The First Step is the Scariest
Sometimes it’s better to have no idea what you’re getting into.
That point was brought home this month when I was part of a panel, Intro to Indie Documentaries. On the cusp of wrapping up our second documentary in two months, my husband, our Japanese director, our storyboarding friend from Grimm (who is also a veteran documentary filmmaker) and me, all dug into the realities of making documentaries.
Taking any first step into indie production – whether it’s publishing or film- is scary. While there were dozens of stories and many examples of how to handle situations, I broke down the process into three segments – to help keep us on track, sort of 🙂
- Plan Everything: Start weeks ahead of time when it comes to working with large organizations. In August we filmed on the Makah Reservation in Neah Bay, Washington. Without the ongoing assistance of the good folks at the museum our project would not exist. They helped us get a footing in the community, so we weren’t just strangers rolling into town with tents and camera package. They gave us the heads up on the mobile phone situation (only one carrier!) and helped us schedule exactly what we needed. Until hurricane force winds blew away our camp.
- Forget Everything: Things go awry. They have with every project, so of course something was bound to go wrong with this one. We had four glorious days of I-can’t-believe-our-fantastic-luck-this-is-all-going-so-well.
And then. Yeah. Things went south. And west, east and north. Our borrowed aluminum frame tent pretzeled into a new form. We dragged popped air mattresses from the bushes. It was a mess. But the good news was we had clear plastic bags to keep the camera wrapped and DRY backup batteries. We filmed the whole storm as it ripped through the town and the annual parade.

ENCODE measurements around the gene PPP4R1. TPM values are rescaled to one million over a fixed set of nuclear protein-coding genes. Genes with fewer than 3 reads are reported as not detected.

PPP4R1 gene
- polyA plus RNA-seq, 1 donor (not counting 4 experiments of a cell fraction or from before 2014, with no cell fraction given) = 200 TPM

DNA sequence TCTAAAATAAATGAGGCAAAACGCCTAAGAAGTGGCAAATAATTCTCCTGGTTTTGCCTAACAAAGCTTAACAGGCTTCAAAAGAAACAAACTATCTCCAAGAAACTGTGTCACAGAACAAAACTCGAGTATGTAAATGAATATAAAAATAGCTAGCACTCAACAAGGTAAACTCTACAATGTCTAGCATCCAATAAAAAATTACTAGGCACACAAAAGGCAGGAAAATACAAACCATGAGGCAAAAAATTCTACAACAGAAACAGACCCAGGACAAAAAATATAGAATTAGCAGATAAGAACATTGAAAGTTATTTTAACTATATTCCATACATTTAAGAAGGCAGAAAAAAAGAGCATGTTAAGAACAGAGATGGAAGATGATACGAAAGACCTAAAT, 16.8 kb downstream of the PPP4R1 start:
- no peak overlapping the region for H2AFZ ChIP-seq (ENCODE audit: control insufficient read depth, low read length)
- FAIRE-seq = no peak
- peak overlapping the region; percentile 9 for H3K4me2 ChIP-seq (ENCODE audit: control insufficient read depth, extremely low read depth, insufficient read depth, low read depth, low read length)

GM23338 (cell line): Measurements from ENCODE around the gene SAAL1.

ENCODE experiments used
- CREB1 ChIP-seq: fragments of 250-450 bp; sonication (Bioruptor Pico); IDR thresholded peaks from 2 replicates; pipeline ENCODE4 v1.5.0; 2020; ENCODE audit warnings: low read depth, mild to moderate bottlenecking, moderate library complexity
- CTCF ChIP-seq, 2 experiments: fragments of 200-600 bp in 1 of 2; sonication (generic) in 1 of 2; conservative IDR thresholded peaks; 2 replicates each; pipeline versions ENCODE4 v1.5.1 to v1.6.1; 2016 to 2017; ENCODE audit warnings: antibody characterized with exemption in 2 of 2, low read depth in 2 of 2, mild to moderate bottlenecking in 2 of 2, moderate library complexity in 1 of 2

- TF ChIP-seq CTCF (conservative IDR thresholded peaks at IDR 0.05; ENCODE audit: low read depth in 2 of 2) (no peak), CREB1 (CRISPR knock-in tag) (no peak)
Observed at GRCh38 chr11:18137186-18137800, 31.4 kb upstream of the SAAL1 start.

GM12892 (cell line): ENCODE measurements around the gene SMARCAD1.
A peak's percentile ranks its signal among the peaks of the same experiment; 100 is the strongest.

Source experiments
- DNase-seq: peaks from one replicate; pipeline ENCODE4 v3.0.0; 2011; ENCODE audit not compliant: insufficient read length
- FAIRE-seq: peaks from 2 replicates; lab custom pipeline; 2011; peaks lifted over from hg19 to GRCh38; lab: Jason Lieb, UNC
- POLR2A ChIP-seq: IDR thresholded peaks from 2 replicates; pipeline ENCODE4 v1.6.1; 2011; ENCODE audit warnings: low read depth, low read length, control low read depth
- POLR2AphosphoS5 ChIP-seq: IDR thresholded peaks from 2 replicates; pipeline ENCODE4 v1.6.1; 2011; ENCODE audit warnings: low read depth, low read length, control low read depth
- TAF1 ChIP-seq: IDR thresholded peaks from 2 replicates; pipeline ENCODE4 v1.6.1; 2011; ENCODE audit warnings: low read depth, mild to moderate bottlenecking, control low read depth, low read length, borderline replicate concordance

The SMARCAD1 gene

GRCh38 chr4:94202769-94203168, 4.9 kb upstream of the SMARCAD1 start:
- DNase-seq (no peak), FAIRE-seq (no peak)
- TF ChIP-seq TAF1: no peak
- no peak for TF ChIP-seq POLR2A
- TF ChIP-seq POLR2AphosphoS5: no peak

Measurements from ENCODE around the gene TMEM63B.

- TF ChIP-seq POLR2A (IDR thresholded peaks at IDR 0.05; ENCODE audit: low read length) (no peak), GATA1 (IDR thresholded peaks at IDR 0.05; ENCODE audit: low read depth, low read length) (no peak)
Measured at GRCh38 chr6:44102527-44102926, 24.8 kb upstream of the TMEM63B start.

3. Stay Objective ( Don’t lose yourself down the rabbit hole). If you stay too focused in one direction you might lose other opportunities. The storm slowed us down on a day that was critical to our schedule. The electricity for the entire town, and much of the NW coastal Washington, was out. We didn’t know whether we needed to bail to the emergency shelter, Port Angeles, or home. Instead, we were taken in by the owner of the RV park. Into her home. With her family.
And that changed everything, our direction shifted. The result was not only the title of our project, “Home”, but also the privilege of sharing the very personal stories of one family and what Makah Days means to them.
It’s a project we are all very proud of. Our director goes home in five days, and right now I feel like I’m dragging myself over an invisible finish line as we struggle to tie up the final details of this next project. And then the next phase begins: finding distribution… another scary first step?
Which brings me to these questions: How have you pushed yourself , or how do you intend to push yourself, to new limits in the remainder of 2015? And if you had the chance to know your outcome, would you want to know?